22

Ultimately an elevator is going to be more efficient, because it doesn't have to deal with gravity losses. Let me pose a question to you. What does it take for a rocket to hover in place like Blue Origin's New Shepard? If you've watched any of their launches you know they don't shut off the engine completely, but keep them running the whole time while ...


20

At the geostationary orbit, the growth (gradient) of tension will be practically zero, but the value will be far, far from zero. Actually, it will be the highest in the whole tether. After all, the whole length of the tether, that goes all the way down to Earth surface, is moving progressively slower than what orbital speed at corresponding altitude is - ...


19

It's the exponential nature of the equation determining the thickness. Let's discretize the problem to make it simpler to picture: you have a thread of very strong material, that has a self-breaking length of two kilometers. That means, if you hang more than two kilometers of this rope on iself, it will break under own weight. Let's cut it in kilometer ...


18

In short, no. The reason is, the hardest part by far of getting to space is getting to Low Earth Orbit. As the saying goes, once you've done that, you're half way to anywhere. It would be difficult to make the elevator stay put to non-anchored locations. Furthermore, it would mess with the speed required to get to each of these locations, and in the end, ...


18

(with considerable help from "Why we'll probably never build a space elevator") You have laid out a good foundation, for the first, and largest challenge, namely the material for the cable itself. Carbon Nanbotubes are the best substance we know of to build a Space Elevator. In their purest form, they have a tensile strength of over 100 GPa. The exact ...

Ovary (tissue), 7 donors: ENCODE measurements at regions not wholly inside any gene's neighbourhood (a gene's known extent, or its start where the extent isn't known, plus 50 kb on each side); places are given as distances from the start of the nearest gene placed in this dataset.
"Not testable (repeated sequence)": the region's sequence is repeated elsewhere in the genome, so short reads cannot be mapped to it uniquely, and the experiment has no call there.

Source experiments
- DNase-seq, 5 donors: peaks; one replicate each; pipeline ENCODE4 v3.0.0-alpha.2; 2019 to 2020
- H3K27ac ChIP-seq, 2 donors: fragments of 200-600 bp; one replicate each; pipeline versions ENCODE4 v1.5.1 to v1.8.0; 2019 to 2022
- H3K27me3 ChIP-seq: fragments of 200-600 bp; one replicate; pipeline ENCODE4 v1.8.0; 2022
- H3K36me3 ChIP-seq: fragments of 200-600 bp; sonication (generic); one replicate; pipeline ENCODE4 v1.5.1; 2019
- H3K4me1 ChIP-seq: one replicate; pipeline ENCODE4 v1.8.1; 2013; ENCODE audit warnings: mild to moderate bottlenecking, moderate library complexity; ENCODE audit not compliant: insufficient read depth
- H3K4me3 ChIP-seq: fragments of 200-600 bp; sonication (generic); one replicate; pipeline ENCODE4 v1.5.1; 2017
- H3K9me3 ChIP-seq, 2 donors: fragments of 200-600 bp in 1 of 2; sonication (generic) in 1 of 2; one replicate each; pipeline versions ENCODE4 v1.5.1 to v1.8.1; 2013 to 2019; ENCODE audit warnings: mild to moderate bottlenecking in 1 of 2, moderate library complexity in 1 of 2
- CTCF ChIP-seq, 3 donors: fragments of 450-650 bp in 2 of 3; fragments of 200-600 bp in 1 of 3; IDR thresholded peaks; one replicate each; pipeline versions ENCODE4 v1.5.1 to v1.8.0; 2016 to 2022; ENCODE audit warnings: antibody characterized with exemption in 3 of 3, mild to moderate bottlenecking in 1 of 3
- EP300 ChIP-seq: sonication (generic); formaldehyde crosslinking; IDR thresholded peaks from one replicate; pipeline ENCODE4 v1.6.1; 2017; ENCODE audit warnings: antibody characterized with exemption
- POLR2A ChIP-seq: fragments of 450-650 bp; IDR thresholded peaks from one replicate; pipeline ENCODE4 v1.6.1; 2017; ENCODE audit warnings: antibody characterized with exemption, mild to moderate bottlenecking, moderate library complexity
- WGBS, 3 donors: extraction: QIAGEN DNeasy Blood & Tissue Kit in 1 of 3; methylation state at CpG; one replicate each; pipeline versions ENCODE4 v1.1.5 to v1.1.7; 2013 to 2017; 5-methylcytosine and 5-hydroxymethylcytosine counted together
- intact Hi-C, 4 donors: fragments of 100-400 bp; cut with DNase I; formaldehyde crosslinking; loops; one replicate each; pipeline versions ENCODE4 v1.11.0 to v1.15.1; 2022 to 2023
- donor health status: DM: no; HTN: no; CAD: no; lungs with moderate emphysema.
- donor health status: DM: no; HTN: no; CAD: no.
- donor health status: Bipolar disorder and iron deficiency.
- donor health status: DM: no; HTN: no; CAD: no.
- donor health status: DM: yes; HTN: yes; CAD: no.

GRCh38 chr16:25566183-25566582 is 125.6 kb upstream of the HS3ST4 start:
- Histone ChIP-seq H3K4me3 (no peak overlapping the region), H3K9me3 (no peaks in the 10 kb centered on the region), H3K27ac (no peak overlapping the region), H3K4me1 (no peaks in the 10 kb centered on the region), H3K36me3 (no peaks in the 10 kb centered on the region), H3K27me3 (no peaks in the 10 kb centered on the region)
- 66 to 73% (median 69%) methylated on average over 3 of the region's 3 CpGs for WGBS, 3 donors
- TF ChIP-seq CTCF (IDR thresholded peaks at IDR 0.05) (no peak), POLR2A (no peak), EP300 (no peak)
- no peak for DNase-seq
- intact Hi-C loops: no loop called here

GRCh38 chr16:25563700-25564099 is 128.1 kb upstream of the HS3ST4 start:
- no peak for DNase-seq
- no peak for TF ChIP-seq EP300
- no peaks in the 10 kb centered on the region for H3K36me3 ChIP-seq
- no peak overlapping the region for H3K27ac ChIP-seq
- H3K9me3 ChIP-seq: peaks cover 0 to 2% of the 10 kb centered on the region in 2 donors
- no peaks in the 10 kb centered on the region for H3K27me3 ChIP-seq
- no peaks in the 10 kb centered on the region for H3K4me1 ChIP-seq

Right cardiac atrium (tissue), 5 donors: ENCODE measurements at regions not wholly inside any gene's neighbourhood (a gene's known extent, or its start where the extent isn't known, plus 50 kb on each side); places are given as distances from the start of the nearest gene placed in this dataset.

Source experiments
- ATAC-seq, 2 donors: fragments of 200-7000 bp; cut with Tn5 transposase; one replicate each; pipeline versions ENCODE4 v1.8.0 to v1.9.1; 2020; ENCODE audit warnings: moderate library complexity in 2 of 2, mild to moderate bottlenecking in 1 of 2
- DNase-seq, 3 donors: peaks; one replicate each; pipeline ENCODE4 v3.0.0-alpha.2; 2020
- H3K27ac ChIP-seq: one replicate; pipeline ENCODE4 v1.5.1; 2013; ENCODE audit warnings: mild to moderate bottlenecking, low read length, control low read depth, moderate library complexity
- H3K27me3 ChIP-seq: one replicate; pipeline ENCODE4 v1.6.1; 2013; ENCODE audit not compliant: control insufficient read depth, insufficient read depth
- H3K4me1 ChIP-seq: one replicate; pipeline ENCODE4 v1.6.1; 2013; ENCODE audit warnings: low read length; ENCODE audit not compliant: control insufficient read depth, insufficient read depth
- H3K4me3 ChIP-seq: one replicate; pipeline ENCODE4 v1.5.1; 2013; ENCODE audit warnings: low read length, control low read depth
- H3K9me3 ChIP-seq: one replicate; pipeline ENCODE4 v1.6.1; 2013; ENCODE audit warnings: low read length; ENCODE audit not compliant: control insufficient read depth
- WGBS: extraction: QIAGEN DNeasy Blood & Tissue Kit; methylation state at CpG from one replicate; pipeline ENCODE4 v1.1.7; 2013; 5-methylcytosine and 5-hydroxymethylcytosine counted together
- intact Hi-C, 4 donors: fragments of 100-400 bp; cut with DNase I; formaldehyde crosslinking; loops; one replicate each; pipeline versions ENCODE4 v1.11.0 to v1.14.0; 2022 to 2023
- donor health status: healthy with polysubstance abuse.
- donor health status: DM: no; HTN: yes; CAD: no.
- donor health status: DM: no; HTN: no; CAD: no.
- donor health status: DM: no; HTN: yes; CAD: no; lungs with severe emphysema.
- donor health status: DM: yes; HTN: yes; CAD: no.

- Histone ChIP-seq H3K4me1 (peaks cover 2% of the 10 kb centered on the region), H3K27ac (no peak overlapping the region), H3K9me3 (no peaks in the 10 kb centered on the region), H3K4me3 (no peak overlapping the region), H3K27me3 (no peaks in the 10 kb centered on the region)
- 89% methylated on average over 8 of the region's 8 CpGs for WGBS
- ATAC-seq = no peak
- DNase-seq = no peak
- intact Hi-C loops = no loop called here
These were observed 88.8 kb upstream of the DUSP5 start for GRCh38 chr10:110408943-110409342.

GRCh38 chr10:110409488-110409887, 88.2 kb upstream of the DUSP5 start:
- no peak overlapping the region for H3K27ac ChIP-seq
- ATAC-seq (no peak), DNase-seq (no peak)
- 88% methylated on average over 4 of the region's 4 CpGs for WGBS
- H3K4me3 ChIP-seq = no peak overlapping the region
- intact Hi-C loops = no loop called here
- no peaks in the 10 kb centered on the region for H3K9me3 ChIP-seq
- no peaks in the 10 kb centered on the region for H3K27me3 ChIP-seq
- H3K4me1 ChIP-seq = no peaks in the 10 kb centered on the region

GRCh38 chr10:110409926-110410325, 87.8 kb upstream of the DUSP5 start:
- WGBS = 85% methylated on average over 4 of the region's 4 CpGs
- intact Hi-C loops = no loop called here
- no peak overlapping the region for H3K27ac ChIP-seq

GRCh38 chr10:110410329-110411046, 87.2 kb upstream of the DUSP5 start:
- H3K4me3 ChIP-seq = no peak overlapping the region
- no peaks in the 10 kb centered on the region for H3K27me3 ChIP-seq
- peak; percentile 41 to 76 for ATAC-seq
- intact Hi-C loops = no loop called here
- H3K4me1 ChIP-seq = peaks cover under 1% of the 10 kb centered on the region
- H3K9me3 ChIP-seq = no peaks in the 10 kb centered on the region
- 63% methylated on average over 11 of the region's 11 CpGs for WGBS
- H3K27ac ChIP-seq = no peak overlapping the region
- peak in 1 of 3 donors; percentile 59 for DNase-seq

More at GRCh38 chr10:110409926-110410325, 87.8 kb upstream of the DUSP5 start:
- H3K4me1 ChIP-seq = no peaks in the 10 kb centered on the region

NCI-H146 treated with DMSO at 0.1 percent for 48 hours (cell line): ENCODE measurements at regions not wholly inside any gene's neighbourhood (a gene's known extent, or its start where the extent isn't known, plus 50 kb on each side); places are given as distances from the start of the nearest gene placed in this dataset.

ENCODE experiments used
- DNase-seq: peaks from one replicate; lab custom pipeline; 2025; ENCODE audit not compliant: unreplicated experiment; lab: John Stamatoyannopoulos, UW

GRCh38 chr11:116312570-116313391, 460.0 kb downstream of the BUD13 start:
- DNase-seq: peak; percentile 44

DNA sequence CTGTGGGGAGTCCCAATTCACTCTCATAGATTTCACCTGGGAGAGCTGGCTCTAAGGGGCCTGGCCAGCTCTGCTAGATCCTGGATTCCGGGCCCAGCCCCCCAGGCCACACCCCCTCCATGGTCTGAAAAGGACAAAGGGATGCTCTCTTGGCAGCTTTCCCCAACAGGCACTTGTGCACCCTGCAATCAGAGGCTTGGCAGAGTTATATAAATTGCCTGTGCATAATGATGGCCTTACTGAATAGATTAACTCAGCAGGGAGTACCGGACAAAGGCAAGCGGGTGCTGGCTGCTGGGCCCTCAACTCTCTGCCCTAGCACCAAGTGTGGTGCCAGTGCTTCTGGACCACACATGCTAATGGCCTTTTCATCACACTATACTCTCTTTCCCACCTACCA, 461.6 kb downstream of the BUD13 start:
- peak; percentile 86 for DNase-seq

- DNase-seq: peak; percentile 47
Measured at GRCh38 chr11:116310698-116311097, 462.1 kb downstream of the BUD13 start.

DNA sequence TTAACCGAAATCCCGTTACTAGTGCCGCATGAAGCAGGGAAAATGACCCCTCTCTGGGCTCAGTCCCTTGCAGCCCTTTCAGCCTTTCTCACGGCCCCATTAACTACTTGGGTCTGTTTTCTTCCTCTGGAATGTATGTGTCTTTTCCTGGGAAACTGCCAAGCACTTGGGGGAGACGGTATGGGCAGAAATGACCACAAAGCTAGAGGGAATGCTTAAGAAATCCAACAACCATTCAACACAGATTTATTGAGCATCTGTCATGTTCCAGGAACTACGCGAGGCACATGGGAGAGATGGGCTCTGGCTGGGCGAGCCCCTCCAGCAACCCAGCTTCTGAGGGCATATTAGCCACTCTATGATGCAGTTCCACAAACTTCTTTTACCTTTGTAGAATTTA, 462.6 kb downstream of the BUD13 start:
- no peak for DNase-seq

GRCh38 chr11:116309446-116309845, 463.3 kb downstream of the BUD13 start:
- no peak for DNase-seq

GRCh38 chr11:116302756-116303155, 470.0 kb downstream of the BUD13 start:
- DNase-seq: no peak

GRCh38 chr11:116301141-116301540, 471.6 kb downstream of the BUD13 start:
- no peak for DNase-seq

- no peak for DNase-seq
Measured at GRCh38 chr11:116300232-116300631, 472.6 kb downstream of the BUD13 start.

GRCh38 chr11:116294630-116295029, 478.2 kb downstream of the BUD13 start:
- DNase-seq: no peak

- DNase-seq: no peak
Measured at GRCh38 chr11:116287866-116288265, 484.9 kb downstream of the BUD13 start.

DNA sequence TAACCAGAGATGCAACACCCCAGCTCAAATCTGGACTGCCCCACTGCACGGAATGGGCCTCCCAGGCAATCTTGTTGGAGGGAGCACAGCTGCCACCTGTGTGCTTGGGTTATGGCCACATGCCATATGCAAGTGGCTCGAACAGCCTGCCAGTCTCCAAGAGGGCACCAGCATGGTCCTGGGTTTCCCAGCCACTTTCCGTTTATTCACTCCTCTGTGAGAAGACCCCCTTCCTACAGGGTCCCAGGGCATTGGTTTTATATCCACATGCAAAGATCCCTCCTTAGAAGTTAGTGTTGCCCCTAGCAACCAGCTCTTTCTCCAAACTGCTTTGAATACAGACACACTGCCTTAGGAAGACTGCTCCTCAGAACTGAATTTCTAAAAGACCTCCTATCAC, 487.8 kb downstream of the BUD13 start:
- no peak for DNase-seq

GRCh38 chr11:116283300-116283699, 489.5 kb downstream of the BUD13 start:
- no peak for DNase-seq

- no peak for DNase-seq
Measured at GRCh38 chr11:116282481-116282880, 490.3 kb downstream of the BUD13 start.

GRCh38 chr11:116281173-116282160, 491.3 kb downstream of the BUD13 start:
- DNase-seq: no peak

18

For a first order estimate, we can use Wikipedia's list of vehicle speed records. Let's look at ground vehicles, ignoring rocket-powered vehicles (which sort of defeats the point of using an elevator). For wheel driven vehicles, the speed records seems to be around 750 km/h (I'm rounding a bit). For maglev rail vehicles, the record is close to 600 km/h. To ...


18

As an assist to the current answers. Try imagining an analogy: First you hold a rope with your arms held out horizontally and you spin. The result would be the rope spinning with you, tending towards the horizontal the faster you go. Now imagine spinning around but with the rope above your head. It will only fall down onto your head. You would need a ...


18

As an alternative to DarkDust's answer, if you start higher, at the classic altitude for space elevators, the end of your cable is indeed stationary to the air. But your cable needs to reach from geostationary orbit to the upper atmosphere, something like 35,700 km. The clipping off the last 20-60 km does not make a big difference in the overall ...


17

Here's a pic of the tether proposed by Liftport. Go 160,000 km beyond EML1 and drop a payload from that point. It will follow an elliptical path whose perigee grazes low earth orbit. A 3 km/s burn at perigee would circularize the orbit at LEO. Doing a 3 km/s burn from LEO and you will get the same ellipse. At the apogee of this ellipse, the rocket is ...


16

Because a space elevator would connect to a geostationary satellite. Geostationary satellites can only exist above the equator.


15